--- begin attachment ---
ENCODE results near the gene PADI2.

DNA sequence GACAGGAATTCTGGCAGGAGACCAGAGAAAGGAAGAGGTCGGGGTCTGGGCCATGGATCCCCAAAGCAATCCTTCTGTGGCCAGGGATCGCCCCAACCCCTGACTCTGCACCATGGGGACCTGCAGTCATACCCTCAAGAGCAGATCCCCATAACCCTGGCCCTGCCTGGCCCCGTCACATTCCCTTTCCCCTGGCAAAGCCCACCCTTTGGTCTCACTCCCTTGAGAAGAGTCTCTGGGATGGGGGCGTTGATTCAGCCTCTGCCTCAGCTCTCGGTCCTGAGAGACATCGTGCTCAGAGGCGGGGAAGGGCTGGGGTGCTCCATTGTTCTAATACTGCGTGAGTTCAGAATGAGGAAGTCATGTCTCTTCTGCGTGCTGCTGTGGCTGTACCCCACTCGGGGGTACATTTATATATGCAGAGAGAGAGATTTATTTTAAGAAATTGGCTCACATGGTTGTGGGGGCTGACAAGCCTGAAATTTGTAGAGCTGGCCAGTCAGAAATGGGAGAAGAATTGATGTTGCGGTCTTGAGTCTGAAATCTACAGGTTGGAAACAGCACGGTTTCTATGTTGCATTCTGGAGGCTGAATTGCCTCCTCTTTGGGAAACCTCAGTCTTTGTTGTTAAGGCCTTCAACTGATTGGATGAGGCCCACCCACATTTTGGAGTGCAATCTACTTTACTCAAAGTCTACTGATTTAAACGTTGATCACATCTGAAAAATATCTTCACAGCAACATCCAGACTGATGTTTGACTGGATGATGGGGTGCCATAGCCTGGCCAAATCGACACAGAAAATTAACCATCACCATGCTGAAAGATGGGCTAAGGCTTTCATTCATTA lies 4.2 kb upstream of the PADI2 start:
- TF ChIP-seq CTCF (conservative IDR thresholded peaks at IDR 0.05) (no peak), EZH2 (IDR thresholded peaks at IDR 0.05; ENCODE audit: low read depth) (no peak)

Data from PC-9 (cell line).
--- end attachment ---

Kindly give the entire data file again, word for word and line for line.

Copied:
ENCODE results near the gene PADI2.

DNA sequence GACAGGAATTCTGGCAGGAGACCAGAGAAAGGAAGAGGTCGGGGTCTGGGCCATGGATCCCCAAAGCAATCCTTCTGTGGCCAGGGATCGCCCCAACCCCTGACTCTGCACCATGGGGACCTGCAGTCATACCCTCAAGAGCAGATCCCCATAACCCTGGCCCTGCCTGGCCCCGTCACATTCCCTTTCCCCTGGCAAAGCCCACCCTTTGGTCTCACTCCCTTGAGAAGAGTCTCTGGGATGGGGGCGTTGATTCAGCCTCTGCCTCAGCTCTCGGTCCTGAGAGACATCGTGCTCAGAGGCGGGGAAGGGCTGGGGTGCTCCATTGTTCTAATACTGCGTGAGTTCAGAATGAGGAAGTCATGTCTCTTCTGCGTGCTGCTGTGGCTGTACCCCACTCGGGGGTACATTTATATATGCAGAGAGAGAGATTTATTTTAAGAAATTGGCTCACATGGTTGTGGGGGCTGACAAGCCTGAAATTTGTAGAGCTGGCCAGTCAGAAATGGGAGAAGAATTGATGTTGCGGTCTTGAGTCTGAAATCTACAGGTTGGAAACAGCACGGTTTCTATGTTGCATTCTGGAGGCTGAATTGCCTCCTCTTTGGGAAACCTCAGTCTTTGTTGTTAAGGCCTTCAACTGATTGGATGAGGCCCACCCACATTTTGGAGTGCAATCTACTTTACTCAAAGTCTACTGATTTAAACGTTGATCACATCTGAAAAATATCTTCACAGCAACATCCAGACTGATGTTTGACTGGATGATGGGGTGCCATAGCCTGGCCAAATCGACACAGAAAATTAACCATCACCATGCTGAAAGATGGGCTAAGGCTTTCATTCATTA lies 4.2 kb upstream of the PADI2 start:
- TF ChIP-seq CTCF (conservative IDR thresholded peaks at IDR 0.05) (no peak), EZH2 (IDR thresholded peaks at IDR 0.05; ENCODE audit: low read depth) (no peak)

Data from PC-9 (cell line).